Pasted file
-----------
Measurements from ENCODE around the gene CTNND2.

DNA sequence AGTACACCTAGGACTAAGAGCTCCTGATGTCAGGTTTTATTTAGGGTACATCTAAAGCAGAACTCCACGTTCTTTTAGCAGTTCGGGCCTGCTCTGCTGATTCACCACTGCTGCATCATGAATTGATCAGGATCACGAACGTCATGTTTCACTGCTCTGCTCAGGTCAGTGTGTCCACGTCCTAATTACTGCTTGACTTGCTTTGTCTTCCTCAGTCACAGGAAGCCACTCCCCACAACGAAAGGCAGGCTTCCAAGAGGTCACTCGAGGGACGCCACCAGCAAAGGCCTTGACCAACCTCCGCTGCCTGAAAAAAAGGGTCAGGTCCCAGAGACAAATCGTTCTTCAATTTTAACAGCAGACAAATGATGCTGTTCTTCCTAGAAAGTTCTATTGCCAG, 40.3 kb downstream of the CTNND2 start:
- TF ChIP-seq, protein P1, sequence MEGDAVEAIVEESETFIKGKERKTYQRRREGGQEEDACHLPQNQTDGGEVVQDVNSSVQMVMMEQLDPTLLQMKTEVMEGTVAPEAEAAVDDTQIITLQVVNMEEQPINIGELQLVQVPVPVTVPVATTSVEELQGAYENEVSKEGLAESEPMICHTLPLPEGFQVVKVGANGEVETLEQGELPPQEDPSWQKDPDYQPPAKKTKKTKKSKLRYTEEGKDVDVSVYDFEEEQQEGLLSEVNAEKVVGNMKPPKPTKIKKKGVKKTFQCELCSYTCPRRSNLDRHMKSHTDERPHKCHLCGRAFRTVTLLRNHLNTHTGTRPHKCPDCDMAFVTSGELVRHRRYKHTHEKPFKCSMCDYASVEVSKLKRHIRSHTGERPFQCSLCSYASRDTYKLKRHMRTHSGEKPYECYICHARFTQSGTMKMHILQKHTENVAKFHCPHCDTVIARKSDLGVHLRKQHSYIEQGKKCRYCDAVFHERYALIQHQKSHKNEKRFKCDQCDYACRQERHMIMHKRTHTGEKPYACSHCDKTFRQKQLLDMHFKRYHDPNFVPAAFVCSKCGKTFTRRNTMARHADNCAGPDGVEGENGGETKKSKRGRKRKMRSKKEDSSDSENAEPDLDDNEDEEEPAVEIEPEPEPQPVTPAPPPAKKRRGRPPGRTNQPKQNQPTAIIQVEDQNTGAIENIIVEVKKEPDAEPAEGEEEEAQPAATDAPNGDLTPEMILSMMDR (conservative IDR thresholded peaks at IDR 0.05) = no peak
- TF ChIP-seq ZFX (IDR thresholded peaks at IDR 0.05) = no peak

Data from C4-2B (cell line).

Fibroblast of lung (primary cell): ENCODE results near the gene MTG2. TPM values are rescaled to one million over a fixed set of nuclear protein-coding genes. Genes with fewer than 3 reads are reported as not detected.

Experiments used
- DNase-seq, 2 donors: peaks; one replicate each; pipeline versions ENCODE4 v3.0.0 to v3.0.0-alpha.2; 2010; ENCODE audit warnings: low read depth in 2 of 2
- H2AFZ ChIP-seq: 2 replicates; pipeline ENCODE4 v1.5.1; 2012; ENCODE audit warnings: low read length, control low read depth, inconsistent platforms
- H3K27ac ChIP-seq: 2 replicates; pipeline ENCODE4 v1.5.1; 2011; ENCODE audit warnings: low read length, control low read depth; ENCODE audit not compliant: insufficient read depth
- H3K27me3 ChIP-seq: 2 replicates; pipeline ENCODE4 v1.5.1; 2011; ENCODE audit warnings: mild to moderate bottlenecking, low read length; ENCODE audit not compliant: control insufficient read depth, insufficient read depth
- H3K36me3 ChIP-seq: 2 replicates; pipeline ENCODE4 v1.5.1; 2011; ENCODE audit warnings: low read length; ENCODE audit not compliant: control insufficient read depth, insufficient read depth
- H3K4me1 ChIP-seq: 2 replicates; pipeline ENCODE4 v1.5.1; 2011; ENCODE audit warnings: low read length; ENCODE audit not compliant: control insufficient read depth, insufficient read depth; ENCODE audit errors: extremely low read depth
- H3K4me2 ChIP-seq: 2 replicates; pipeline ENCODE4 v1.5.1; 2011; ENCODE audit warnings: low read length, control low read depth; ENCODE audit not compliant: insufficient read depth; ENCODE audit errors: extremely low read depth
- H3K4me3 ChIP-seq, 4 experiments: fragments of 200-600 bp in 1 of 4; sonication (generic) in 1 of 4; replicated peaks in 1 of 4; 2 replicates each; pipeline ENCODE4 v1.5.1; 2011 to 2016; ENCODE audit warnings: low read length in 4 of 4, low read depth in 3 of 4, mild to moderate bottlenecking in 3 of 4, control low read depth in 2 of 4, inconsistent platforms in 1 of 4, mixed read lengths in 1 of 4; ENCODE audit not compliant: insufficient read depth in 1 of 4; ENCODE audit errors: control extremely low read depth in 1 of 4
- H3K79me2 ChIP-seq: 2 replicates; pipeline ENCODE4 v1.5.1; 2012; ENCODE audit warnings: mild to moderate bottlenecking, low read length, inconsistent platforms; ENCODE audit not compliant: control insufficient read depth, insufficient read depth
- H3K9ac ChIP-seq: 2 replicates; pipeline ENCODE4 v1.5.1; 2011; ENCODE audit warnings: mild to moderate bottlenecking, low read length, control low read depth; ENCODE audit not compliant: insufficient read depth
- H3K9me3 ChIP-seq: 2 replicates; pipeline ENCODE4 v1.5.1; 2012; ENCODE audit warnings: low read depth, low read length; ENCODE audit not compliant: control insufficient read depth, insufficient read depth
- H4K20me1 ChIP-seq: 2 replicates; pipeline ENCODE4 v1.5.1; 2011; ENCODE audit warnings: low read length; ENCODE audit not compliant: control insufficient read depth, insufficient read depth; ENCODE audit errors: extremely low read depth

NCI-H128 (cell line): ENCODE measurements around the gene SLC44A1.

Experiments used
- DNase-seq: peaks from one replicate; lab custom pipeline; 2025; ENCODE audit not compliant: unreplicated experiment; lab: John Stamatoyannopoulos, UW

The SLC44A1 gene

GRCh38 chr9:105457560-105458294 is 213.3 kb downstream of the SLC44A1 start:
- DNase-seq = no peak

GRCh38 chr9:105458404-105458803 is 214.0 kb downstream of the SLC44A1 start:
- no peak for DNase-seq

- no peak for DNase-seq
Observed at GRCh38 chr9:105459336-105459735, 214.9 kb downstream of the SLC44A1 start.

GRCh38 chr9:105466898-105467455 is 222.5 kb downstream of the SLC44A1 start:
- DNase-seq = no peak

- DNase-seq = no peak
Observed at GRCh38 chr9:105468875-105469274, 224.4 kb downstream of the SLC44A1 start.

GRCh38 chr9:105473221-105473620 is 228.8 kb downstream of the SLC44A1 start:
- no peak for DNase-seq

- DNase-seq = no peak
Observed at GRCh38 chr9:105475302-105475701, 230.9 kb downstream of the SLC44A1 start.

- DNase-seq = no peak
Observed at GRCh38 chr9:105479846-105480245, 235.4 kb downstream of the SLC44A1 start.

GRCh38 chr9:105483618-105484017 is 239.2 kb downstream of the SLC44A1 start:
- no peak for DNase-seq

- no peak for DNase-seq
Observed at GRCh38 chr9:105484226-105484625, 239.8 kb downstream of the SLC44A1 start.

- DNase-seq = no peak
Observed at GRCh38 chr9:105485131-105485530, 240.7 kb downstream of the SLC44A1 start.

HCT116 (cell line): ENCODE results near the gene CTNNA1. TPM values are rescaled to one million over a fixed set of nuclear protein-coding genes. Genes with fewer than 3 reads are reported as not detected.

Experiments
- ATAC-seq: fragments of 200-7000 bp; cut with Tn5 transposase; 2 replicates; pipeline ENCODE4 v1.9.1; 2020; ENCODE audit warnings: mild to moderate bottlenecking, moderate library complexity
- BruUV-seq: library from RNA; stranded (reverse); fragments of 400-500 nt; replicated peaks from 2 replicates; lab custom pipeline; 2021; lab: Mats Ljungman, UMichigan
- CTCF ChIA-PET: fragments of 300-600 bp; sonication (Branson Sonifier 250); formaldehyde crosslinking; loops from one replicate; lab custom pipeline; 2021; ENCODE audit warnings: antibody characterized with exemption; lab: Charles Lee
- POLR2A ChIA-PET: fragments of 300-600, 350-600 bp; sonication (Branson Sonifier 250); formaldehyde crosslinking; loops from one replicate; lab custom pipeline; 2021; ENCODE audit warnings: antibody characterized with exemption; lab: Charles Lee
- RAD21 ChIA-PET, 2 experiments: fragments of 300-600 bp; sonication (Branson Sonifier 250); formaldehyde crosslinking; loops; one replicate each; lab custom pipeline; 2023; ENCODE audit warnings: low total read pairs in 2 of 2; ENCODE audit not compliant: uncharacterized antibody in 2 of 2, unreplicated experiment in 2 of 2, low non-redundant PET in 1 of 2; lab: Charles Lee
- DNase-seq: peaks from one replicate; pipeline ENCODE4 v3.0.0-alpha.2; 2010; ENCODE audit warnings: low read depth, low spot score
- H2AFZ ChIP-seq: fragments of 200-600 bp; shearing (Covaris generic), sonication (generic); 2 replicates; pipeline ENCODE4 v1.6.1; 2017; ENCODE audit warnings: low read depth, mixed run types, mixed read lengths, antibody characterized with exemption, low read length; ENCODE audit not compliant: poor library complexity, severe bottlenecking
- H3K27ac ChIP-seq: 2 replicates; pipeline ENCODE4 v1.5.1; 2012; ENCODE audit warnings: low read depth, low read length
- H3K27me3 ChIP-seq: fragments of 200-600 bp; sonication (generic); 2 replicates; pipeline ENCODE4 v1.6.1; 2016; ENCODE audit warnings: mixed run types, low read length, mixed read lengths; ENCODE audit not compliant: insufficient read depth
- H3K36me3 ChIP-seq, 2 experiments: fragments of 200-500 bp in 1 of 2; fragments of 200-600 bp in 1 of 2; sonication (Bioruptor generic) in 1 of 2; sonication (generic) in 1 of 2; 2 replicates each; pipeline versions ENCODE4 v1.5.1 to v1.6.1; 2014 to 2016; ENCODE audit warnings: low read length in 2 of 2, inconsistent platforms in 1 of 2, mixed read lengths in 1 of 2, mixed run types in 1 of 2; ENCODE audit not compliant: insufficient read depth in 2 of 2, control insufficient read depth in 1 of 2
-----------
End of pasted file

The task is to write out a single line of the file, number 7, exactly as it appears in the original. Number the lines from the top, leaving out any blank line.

Experiments used